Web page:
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Home  »  Ag Sectors

Despite opposition, winery events bill leaves Legislature

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Senator warns of creating 'special rights and privileges'


By MITCH LIES


Capital Press


SALEM -- Oregon wineries can hold an unlimited number of marketing events under a bill lawmakers pushed through the Oregon House and Senate June 27.


House Bill 3280 also allows wineries to rent out their facilities for up to 25 weddings and other celebratory events a year.


To hold additional events, they'll need to get a permit.


"The bill reflects the changes that have occurred in our industry since 1989, when the last comprehensive land-use law was passed, and will help write a new chapter for Oregon wineries sited in farmland," said Sam Tannahill, chairman of the Oregon Winegrowers Association.


Despite vocal opposition on both floors, House Bill 3280 sailed through the House, 48-10, and the Senate, 25-3.


Sen. Suzanne Bonamici, D-Portland, voiced the concerns of the American Planning Association in her floor speech.


"They believe that this bill creates special rights and privileges for wineries that aren't available to other farms ... and significantly expands nonfarm related commercial events and entertainment into EFU (exclusive farm use) zones. It is unenforceable, confusing and uncoordinated with other legislation," Bonamici said.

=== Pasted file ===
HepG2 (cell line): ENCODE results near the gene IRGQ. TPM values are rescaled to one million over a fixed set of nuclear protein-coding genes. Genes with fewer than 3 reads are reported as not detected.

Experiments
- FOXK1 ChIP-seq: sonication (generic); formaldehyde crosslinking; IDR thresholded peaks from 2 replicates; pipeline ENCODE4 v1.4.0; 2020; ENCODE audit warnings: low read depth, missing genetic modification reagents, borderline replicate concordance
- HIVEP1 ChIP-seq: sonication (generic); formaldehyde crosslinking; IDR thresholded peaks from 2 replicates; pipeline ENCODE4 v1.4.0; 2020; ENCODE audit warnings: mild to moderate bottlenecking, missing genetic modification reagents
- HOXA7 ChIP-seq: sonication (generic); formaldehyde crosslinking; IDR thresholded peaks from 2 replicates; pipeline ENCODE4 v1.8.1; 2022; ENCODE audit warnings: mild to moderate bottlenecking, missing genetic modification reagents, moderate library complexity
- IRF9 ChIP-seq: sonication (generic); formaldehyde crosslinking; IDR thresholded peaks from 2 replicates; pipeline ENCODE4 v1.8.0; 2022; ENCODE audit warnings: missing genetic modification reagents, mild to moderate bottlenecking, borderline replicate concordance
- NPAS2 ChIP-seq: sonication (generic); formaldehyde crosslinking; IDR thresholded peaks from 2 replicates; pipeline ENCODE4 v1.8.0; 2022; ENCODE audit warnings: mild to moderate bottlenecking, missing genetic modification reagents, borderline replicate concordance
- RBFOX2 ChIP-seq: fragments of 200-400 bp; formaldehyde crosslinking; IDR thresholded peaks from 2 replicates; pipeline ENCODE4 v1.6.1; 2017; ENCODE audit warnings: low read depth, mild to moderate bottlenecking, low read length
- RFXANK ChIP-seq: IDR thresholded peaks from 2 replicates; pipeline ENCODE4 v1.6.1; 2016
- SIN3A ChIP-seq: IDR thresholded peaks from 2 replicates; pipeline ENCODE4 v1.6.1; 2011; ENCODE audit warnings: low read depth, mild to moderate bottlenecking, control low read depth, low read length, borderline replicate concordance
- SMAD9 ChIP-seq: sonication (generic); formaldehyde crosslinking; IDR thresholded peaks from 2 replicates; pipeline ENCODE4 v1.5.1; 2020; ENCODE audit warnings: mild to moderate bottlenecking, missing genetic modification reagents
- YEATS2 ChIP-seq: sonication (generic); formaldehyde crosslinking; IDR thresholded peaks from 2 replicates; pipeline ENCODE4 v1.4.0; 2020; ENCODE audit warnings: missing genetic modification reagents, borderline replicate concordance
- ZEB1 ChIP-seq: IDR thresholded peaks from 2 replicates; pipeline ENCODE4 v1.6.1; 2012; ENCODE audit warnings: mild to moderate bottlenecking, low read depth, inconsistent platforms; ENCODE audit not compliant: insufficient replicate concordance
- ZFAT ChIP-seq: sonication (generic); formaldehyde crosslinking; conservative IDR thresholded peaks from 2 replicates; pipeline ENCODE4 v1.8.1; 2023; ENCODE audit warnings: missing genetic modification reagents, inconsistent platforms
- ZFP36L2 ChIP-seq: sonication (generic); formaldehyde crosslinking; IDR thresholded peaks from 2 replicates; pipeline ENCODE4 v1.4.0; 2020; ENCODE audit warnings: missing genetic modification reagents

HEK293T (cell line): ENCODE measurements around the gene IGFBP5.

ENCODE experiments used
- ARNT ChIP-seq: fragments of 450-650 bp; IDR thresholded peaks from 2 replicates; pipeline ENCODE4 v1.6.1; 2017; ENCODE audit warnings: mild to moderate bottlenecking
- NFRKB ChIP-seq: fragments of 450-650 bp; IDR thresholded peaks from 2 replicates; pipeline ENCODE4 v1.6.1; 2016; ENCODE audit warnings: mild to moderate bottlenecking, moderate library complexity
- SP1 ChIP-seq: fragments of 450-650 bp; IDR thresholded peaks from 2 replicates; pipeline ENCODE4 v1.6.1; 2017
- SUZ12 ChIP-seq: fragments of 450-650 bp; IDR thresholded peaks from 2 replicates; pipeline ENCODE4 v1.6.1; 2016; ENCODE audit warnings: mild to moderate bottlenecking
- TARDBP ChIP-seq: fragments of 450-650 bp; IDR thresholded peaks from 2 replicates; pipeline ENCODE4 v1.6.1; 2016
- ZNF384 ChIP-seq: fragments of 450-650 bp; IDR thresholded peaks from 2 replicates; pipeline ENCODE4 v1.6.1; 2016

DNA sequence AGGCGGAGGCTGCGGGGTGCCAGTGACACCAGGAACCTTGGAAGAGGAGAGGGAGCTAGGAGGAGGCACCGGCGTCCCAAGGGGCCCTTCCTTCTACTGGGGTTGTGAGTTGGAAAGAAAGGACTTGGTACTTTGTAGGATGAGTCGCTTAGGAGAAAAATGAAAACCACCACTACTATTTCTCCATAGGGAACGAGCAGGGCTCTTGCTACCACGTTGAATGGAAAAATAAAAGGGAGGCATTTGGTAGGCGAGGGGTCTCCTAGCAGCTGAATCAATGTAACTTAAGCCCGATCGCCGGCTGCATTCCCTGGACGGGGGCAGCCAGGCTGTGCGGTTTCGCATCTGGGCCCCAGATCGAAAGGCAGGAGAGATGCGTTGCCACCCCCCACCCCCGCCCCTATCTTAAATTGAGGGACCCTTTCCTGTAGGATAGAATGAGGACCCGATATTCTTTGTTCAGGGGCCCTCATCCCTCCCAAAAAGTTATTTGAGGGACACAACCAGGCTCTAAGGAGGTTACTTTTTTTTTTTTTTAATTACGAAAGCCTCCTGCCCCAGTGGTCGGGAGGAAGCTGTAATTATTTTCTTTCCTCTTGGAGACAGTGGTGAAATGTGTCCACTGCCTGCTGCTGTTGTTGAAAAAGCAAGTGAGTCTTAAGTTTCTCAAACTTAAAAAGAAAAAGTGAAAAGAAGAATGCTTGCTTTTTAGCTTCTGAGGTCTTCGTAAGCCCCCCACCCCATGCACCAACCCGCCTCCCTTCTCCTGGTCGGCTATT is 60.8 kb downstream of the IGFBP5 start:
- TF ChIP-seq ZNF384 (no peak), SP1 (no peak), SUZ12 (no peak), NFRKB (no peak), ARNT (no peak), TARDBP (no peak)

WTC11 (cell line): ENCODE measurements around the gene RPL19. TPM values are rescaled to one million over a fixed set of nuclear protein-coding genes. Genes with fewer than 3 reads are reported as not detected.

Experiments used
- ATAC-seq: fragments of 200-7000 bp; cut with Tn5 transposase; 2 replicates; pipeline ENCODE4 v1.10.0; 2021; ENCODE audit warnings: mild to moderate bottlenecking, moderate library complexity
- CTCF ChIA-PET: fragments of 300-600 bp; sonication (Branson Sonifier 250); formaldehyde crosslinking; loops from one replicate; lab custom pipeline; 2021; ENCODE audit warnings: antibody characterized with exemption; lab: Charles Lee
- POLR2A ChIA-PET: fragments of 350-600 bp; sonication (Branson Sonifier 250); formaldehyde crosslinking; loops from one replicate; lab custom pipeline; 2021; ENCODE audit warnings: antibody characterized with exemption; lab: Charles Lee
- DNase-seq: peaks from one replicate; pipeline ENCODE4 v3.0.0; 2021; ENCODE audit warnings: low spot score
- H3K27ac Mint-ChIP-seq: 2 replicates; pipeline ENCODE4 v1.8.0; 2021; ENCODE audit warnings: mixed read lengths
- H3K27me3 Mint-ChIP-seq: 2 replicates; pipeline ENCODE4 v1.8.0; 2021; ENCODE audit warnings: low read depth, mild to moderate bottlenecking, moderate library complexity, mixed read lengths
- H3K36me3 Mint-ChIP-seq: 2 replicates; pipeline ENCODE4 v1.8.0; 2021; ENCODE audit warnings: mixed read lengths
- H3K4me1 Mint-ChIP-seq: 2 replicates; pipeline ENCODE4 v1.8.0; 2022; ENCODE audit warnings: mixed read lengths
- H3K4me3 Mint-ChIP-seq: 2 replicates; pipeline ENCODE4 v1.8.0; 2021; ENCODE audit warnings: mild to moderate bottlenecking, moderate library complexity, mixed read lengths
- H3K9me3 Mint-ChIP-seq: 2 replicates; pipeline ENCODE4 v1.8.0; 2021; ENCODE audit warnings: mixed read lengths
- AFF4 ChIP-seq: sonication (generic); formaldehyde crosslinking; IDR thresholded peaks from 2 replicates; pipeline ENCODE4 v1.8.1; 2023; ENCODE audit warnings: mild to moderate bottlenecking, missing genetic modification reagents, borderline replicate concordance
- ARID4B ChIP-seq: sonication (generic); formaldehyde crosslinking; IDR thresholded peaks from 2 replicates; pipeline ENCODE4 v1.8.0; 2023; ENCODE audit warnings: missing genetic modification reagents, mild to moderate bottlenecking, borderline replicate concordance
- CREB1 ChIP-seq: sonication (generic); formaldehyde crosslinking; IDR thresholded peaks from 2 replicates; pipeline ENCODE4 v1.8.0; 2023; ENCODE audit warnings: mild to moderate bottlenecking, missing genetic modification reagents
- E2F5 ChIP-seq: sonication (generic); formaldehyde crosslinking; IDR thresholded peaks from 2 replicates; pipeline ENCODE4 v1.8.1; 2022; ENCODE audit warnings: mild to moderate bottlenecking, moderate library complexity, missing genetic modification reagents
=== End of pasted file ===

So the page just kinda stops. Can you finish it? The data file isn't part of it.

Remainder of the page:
Sen. Floyd Prozanski, D-Eugene, countered: "There is nothing in this bill that stops a county from regulating where they should be regulating."


HB3280 caps a winery's allowable revenue from incidental items at 25 percent of the gross income from a winery's on-site sale of wine.


HB3280 is the second bill lawmakers sent to Gov. John Kitzhaber in recent days that define what commercial activities are allowed on farmland.


Previously, lawmakers passed Senate Bill 960. It requires farmland owners obtain a permit to conduct events in farm use zones.


Wineries in counties that choose to adopt provisions of SB960 still could elect to obtain permits under those provisions, if they so choose, said Shawn Cleave, a lobbyist for the Oregon Farm Bureau.


Provisions of HB3280 sunset Dec. 31, 2013.



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